British Army reflects on Prince Philip's funeral

10 mins

Prince Philip was a distinguished naval officer – a career he gave up to spend the res...

Mane Recruitment

By Mane Recruitment

Prince Philip was a distinguished naval officer – a career he gave up to spend the rest of his life supporting the Queen. But on her coronation, he also became a member of the British Army.

Many of the Army appointments and affiliations he received that day endured for almost 70 years. Notably, he was appointed a Field Marshal, one of only 141 people to hold this rank. Over the next 64 years, despite amalgamations and disbandments, Prince Philip retained his interest in, and links with, his many affiliations:

  • The Queen's Royal Hussars
  • The Grenadier Guards
  • The Highlanders – 4th Battalion The Royal Regiment of Scotland
  • The Rifles
  • The Royal Electrical and Mechanical Engineers
  • The Intelligence Corps
  • The Honourable Artillery Company
  • The Leicestershire and Derbyshire Yeomanry
  • The City of Edinburgh Universities Officers' Training Corps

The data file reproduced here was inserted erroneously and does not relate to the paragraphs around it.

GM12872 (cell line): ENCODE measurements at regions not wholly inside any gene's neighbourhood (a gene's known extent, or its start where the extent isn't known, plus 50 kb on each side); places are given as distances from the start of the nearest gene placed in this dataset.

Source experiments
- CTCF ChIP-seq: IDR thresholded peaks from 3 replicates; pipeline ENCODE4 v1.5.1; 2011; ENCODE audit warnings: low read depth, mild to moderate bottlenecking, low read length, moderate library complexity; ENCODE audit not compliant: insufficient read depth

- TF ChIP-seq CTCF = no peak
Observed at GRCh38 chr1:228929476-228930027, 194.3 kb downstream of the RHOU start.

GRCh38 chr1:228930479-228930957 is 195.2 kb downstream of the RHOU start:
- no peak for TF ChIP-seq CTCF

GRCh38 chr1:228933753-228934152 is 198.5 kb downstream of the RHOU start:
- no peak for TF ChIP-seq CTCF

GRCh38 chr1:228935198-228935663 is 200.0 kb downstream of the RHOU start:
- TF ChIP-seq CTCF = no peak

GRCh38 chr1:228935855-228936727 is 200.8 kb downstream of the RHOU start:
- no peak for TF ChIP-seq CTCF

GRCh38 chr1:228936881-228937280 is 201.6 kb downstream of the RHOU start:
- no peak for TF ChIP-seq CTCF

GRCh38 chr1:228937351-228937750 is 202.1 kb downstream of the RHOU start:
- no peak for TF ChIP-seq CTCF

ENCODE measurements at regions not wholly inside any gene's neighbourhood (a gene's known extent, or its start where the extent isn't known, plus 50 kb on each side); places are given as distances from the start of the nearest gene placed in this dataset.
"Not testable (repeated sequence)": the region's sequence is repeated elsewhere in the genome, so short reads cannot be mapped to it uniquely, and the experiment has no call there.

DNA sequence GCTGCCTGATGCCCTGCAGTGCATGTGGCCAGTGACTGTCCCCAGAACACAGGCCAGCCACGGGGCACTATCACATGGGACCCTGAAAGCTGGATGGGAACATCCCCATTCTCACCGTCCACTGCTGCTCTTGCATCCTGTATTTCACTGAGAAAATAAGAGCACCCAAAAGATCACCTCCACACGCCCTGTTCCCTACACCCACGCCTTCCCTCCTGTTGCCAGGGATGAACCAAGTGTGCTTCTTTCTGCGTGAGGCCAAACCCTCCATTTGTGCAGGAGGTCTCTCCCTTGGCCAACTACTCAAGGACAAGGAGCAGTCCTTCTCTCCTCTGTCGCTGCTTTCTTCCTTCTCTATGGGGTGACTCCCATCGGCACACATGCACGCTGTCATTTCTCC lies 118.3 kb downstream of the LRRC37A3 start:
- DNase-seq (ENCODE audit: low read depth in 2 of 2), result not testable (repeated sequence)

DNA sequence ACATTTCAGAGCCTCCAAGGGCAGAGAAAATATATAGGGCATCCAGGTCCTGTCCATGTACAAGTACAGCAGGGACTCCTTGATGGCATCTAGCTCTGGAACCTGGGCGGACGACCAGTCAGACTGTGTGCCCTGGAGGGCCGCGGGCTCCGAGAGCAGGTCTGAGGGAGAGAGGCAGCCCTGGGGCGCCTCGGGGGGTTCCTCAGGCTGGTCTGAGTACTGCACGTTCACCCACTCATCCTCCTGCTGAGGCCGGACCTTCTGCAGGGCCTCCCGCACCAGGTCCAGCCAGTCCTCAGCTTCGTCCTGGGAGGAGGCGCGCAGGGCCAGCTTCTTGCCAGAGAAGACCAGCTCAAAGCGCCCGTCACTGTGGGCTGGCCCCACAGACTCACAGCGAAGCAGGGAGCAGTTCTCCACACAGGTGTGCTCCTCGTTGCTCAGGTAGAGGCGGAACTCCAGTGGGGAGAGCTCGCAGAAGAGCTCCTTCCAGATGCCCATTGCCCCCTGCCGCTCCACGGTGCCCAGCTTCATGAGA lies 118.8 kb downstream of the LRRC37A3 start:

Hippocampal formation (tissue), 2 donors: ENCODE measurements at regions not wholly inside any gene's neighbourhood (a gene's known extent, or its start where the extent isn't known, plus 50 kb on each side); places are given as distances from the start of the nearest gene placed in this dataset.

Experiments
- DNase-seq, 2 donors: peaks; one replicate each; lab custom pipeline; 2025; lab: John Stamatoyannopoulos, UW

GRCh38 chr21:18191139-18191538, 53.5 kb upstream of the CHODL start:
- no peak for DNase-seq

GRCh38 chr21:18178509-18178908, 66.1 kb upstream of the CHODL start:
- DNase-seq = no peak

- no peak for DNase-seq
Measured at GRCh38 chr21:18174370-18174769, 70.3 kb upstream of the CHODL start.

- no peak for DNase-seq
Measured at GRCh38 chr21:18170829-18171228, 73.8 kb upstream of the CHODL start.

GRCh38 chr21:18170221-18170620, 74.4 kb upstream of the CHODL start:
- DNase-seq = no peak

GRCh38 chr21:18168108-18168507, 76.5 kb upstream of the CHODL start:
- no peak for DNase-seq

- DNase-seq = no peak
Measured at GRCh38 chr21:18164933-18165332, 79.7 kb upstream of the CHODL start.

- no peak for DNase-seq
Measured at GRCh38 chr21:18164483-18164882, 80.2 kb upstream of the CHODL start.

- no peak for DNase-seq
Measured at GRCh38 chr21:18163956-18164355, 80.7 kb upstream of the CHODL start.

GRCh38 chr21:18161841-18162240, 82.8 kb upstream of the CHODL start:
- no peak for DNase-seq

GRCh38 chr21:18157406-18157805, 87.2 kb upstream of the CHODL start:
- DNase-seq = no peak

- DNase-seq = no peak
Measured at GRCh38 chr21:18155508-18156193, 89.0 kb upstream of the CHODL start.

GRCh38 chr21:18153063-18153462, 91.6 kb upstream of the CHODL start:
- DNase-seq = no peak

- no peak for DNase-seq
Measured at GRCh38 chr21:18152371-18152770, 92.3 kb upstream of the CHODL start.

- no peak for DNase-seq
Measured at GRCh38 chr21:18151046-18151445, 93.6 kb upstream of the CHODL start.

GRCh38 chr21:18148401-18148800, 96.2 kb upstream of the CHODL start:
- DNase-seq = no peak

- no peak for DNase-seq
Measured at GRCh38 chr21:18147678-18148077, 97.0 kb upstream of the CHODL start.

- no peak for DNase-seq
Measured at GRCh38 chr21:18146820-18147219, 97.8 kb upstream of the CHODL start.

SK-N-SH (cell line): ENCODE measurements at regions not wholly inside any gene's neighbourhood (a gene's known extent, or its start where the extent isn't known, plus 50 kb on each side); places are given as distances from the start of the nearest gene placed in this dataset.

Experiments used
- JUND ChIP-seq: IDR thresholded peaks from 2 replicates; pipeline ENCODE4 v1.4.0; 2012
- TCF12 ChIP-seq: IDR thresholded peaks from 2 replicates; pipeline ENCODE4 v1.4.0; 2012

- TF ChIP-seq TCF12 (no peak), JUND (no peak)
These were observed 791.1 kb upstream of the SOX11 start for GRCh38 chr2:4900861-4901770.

Two soldiers from the Royal Electrical and Mechanical Engineers, who maintain the Army’s equipment and vehicles, drove the custom Land-Rover hearse that the Duke designed himself.

On retirement in 2017, Prince Philip relinquished all his appointments but one, retaining the rank of Field Marshal, an appointment he had held for over 60 years, which he kept until his death.

"Across all ranks there's an enormous sadness that HRH the Duke of Edinburgh has died" – General Sir Mark Carleton-Smith, Chief of the General Staff

While the funeral itself, at St. George’s Chapel in Windsor Castle, could only be attended by 30 people because of coronavirus regulations, over 730 members of the armed forces – including the Army, the Navy and the Royal Air Force – took part in the ceremonial aspect of the funeral.

The Band of the Grenadier Guards provided music, selected to convey messages of “service and duty from a life well lived”.

Because every regiment does things slightly differently, coordinating 730 personnel from across all the armed forces and getting them all to look synchronised on parade was – to put it mildly –“a bit of an achievement”, said an Army representative.

In a video posted on the Army’s website, many personnel spoke of how honoured they were to be involved in the funeral. One said that what he wanted people to think about during the ceremony was the life of the Duke of Edinburgh. “He's given his life, given everything to the cause of being right-hand person to Her Majesty the Queen.”

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